That was the day I died. The sky was haunted with the refuse of jet planes. The summer breeze was withering and I could almost feel the pale breath of frost on the wind, much too early for a late August evening. I smothered my hands in my armpits. And still, my pores puckered each time the blackened bows of the trees rustled with the refrigerated air. Squinting above me, as if by straining my eyes, half blocked by thick black lashes, I could see the first dusky stars, my eyes searched for where I knew Venus to be, uncaring of the lazy and familiar path. I think I saw it.
The hum of the woods had not settled down just yet. Birds stuffed themselves, hidden, amidst latticed branches and spider web foliage and even the people, holed up in their lakeside cottages below could be heard faintly. They were the sounds of screeching tires. They were the taste of distant laughter. A few screaming pixie children yipped and skipped far off in the distance, and I knew if I had half a mind to, I could climb a tree and maybe catch their bobbing silhouettes bouncing along the pier in the setting sun.
The ridge-line was not far from the grove. I don’t know why Dastan named it that. Far from a grove, it was a half moon of tall Cyprus trees. We had no idea who had planted them there, nor who took care of them, but they sprouted tall and clean and we had claimed that spot as ours. What was most special about the grove was the view: It sat, cloistered along a cliff face. It was near enough to the winding trail that leads to the observatory that, as children, my parents would let Dastan and I go up there on our own. It helped that they believed we would spend our evenings inside the great astrolabe at the zenith of the hill. In a way we weren’t lying. We did, indeed, watch the stars and pick out pinprick constellations and roll the names of stars off our tongues, watching the heavens dim and the stars flare.
Bellatrix. Andromeda. Dabih. Achernar. Cor Hydrae: I loved the sounds of these as they rolled from my tongue. To annoy me, Dastan would memorize the translated names: “Zozma” became “Loincloth” or worse, he would call them numerically. 27 Tauri. HR 2948.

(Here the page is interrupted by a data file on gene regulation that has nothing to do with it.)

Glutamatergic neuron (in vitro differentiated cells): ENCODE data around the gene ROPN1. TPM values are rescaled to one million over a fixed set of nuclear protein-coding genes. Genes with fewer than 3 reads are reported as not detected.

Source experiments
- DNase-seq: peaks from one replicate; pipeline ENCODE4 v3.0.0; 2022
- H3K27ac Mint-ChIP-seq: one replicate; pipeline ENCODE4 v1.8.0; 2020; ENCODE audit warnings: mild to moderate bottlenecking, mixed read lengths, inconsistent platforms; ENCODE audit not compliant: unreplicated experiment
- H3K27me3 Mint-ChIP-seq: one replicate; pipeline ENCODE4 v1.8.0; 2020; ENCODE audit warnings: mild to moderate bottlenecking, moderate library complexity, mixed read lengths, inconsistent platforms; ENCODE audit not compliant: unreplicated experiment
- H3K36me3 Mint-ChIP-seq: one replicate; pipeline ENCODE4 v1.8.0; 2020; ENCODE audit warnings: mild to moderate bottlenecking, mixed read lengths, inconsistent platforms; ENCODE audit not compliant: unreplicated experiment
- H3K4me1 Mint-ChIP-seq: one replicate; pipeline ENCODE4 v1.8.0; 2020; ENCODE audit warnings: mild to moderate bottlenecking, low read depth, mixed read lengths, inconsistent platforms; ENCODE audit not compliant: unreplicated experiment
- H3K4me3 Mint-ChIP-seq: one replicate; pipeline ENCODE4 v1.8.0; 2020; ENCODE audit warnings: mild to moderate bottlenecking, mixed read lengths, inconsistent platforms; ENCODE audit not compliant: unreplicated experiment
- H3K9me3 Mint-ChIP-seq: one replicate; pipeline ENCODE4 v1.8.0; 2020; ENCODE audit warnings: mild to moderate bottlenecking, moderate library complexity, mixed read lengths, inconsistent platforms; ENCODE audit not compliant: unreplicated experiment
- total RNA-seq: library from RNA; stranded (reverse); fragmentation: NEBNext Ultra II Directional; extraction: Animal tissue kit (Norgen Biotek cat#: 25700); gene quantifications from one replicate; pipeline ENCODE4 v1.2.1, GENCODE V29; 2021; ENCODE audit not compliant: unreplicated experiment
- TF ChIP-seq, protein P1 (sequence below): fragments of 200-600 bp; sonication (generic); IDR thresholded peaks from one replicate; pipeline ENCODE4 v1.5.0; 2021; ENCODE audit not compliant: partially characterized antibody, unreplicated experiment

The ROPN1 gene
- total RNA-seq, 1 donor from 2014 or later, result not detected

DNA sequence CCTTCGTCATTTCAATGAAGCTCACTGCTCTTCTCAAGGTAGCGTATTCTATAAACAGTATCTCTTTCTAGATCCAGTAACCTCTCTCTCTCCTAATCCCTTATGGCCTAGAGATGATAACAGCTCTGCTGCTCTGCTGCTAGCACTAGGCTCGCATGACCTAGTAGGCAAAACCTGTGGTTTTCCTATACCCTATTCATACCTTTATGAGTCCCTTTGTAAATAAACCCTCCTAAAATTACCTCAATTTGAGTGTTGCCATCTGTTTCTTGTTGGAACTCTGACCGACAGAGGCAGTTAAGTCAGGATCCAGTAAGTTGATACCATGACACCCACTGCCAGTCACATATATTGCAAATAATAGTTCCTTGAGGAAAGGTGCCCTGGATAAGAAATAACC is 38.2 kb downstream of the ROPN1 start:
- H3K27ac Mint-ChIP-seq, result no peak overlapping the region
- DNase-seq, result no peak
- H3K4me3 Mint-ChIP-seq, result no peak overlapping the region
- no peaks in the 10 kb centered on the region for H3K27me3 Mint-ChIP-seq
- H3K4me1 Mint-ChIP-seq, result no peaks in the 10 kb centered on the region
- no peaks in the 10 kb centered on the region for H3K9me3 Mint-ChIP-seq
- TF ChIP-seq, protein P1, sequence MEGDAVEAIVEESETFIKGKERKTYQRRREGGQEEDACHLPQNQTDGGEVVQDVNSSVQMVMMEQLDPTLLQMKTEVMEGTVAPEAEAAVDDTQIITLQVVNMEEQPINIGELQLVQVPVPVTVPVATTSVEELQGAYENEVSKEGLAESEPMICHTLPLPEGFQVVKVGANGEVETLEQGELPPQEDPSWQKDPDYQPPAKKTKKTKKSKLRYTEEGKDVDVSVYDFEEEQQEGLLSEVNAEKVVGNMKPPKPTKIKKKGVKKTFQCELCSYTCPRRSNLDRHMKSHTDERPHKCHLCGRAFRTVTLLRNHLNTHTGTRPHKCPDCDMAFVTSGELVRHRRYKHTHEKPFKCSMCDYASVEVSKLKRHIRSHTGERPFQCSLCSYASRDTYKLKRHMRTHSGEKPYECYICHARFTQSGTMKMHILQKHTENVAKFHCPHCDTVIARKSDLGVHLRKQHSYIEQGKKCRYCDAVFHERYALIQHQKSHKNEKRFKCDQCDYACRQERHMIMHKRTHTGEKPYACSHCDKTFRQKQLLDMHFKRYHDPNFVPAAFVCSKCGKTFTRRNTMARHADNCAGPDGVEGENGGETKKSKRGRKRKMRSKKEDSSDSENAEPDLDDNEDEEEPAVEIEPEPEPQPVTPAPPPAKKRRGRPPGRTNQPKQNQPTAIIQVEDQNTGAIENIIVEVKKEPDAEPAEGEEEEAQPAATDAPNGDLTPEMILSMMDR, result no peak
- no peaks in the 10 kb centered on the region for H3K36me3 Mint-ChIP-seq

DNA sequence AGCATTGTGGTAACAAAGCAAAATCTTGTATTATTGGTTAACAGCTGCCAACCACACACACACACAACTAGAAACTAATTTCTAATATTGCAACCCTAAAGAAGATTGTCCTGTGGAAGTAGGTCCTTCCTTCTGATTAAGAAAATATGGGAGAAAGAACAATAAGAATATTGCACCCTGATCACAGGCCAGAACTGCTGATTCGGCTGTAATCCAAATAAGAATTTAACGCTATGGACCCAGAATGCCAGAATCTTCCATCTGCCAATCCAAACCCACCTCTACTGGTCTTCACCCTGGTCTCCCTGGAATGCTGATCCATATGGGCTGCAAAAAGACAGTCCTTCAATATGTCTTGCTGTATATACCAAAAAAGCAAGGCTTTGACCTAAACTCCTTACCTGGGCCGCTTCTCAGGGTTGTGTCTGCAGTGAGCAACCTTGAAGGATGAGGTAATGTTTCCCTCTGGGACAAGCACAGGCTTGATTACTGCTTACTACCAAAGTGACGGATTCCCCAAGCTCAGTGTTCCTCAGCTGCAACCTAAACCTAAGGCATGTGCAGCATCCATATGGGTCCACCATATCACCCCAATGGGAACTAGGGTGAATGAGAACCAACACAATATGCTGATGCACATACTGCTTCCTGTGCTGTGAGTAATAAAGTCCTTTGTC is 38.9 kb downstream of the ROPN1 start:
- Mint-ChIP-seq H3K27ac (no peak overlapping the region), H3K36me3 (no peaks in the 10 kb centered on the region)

That night, I walked alone up the path, the beers I had in my canvas backpack clinking as I climbed over protrusions of rock that had been exhumed by the rains earlier in the season. By the time the metal husk of the observatory loomed in the distance, I the plateau near the grove. A cool sweat had misted on my back, and my limp camisole clung to my skin. The trek had warmed me some, but as soon as I stopped, I would be cold again. As I approached the trees, yellow lights started blinking on and off. The fireflies were awakening, and soon the entire grove would be filled with their heat, and an Aeolian hum of unexhausted mating would energize this small world.
When I came upon the trees, I forced my way through, leaving behind me a den of holy vice flashing its neon lights in sparkling brilliance. Sitting down, I opened my bag and popped the cap from one of the two beers. The walls of my mouth were parched, and there was no sense in waiting. I got through maybe half the bottle in one go. The hoppy thickness and bitter taste did little to quench my thirst, and my teeth scraped the thick residue from my tongue. My throat was coated but, if anything, the drink had made my thirst greater. Dastan would get here soon, and he always carried a weighty water bottle of red plastic on him at all times.
The beer and the walk had made me tired and, involuntarily, my eyelids slumped. In spite of the view I found myself forcing each lid, one after the other, to blink wide-awake. Suppressing a yawn, I lay back against the rough tree trunk, clutching my drink in my lap. It was just so relaxing up here, away from my opinionated mother, who, despite watching hours and hours of television never seemed to lack for a project to get me involved in, or from my father who had a habit of guilting me into singing for him when he pulled his guitar out in the evenings. It was especially nice to be free from my brothers, who’s tone deaf choruses clashed dissonantly with my fathers flat singing as well as his flawless guitar picks. I would only close my eyes until Dastan came. Then we would lie on our backs, knees dangling over the cliff face, hidden from the path by the trees and the distracting sparkle of fireflies.
“What are you doing you idiot?”
My eyes didn’t open right away but I knew something was off. This voice was not one I recognized, although at first hearing, my mind had immediately jumped to Dastan. But this gruff sound was well aged, speaking in sandpaper tones and accompanied by an answering voice.
“If you don’t wanna come down and get your pretty little wingtips in this filth, then shut the fuck up, would ya, Mic?”
“Hey, your mess. You cover it up. How much did he even owe you?”
“Kid was up one-k in the all American. Damn punk was all lit up when I found him, too.”